The study, conducted during late summer to fall, found that lactoferrin supplementation could support immune health, such as reducing respiratory symptoms through plasmacytoid dendritic cells (pDCs) activity.
Existing studies showed that the pDCs function as ‘leaders’ in antiviral immunity.
Writing in Nutrients, the researchers said that respiratory symptoms such as runny nose and throat discomfort were significantly lower in the group that took lactoferrin as compared to the placebo group. Systemic symptoms, such as fever, were also fewer in the intervention group.
The randomised, double-blind, placebo-controlled trial took place between August and November last year in Japan.
A total of 157 healthy adults were randomised to take either two tablets each containing 100mg of bovine lactoferrin daily or the placebo for 12 weeks.
They recorded any respiratory and systemic symptoms experienced and tabulated these symptoms into scores. The lower the score, the milder the symptoms.
Findings showed that the total scores for respiratory and systemic symptoms were significantly lower in the intervention group.
The intervention group had a median respiratory symptom score of 11, significantly lower than the score of 32 from the placebo group by the end of the trial.
Also, as the study progresses, the intervention group reported a declining symptom score while the opposite was true for the placebo group.
In the former, symptom score dropped from 11 to four after four weeks, although it rebounded to a score of six by the end of the trial.
In contrast, symptom score for the placebo group went up from 14 to 19 after four weeks of the trial and jumped to 42 by the end of the trial.
Systemic symptom score in the intervention group was also significantly lower – at five versus 30, when the trial ended.
“Alleviative effects of LF (lactoferrin) were clearer in weeks five to eight and weeks nine to 12 than in weeks one to four against both respiratory and systemic symptoms.
“Ingestion of LF for more than four weeks may be preferable to enjoy the benefits. Previous trials have also demonstrated that LF suppresses respiratory and systemic symptoms in healthy adults and children, which supports the results of the present trial,” said the researchers.
The trial was funded by Morinaga Milk Industry Co., Ltd.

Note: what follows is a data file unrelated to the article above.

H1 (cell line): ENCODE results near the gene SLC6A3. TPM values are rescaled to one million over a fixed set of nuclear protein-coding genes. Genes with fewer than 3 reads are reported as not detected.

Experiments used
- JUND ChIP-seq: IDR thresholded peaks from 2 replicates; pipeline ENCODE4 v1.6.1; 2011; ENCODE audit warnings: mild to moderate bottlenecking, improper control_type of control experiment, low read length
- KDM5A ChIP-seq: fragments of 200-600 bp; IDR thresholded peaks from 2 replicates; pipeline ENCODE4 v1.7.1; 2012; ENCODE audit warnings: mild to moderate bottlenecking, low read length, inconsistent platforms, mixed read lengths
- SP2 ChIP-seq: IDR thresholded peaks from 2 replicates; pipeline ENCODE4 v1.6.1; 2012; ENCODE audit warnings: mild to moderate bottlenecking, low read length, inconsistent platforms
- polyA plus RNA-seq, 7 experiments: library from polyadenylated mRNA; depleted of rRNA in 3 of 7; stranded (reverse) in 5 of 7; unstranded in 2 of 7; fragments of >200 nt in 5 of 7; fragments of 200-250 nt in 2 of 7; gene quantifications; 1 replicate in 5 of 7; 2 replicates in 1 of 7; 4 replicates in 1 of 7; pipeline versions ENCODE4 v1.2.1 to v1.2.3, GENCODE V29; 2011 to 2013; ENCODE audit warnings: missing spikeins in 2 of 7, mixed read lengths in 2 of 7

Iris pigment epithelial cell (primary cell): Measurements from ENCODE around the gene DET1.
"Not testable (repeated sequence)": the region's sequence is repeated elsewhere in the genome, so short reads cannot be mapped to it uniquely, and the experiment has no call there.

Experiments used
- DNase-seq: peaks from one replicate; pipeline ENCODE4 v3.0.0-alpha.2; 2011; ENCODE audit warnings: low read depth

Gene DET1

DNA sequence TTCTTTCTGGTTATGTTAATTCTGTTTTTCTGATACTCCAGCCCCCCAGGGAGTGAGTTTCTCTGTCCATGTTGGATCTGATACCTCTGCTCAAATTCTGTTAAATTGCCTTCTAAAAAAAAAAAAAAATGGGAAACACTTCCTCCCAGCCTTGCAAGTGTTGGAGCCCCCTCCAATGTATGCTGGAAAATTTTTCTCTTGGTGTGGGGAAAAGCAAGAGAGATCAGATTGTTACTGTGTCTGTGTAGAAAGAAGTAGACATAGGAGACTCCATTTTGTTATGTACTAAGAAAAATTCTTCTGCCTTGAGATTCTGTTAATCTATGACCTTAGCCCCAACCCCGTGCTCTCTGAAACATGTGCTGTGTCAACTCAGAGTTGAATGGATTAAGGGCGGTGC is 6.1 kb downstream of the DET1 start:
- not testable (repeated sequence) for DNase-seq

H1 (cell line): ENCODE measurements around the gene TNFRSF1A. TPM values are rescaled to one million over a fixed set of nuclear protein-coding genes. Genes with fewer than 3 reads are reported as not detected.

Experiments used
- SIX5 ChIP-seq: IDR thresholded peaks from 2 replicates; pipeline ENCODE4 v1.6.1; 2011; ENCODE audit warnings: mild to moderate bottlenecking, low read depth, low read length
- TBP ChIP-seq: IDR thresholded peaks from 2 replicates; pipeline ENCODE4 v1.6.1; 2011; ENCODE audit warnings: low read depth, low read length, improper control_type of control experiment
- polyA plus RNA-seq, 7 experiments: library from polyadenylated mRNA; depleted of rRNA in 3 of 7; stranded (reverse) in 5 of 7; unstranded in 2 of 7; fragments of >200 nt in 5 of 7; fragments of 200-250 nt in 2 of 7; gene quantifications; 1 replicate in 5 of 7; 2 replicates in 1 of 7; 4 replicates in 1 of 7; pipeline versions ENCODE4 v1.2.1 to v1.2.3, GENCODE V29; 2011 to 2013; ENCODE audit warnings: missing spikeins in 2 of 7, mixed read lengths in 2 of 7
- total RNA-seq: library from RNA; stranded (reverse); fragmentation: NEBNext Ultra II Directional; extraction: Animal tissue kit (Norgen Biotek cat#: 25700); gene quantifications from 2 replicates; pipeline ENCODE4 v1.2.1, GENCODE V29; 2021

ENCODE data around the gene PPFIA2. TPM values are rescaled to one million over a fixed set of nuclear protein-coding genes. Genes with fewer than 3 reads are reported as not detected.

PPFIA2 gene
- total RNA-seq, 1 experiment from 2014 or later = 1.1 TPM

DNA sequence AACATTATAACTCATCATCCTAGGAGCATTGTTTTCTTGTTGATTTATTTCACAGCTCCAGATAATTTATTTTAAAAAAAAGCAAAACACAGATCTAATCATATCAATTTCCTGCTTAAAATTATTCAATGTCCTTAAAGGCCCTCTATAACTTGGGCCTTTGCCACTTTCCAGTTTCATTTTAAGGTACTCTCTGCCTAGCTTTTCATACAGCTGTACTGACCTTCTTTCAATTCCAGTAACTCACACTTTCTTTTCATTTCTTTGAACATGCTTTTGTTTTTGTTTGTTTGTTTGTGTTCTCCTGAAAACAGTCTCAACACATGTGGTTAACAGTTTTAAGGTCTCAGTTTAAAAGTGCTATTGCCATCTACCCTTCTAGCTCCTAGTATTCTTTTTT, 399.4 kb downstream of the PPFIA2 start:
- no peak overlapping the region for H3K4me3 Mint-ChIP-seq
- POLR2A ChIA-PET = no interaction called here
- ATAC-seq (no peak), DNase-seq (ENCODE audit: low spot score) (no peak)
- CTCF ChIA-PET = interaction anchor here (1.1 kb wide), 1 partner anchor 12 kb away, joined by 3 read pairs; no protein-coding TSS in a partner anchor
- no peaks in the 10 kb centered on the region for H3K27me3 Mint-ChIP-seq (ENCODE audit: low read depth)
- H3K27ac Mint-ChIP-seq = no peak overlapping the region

pDC activity higher in lactoferrin group
In addition, there were greater pDC activities in the intervention group than the placebo. This is assessed by measuring the amount of glycoprotein CD86 and cell surface receptor HLA-DR in the blood samples.
The pDCs, being ‘leaders’ in antiviral immunity, could upregulate the expression of co-stimulatory molecules, such as CD86, the researchers explained.
These activities in turn alleviate respiratory and systemic symptoms.
The pDCs are detected in the peripheral blood, as well as mucosa-associated lymphoid tissues in the upper and lower digestive tract. This also means that ingested food components may modulate pDC activity.
By the end of the trial, both the intervention and placebo groups saw a reduction in CD86 and HLA-DR levels.
However, the intervention group had a significantly higher level of these molecules.
In the intervention group, CD86 expression levels went down from 2.987 to 2.963, but that of the placebo group saw a greater reduction from 3.013 to 2.960.
“The expression of CD86 and HLA-DR on pDCs was lower at week 12 than at week 0 in both groups and was significantly higher in the LF group than in the placebo group at week 12.
“Our previous study also reported that LF intake (200 mg/day for 4 weeks) enhanced IFN-α and CD86 expression on pDCs.
“Considering the current and previous observations that suggested activation of NK cells, CD4+ helper T cells, CD8+ killer T cells, and B cells by LF, it is considered that ingested LF modulates the entire immune system through maintaining pDC activity and contributes to the maintenance of respiratory and systemic physical conditions,” the researchers said.
Effects of Bovine Lactoferrin on the Maintenance of Respiratory and Systemic Physical Conditions in Healthy Adults—A Randomized, Double-Blind, Placebo-Controlled Trial
Authors: Oda, H et al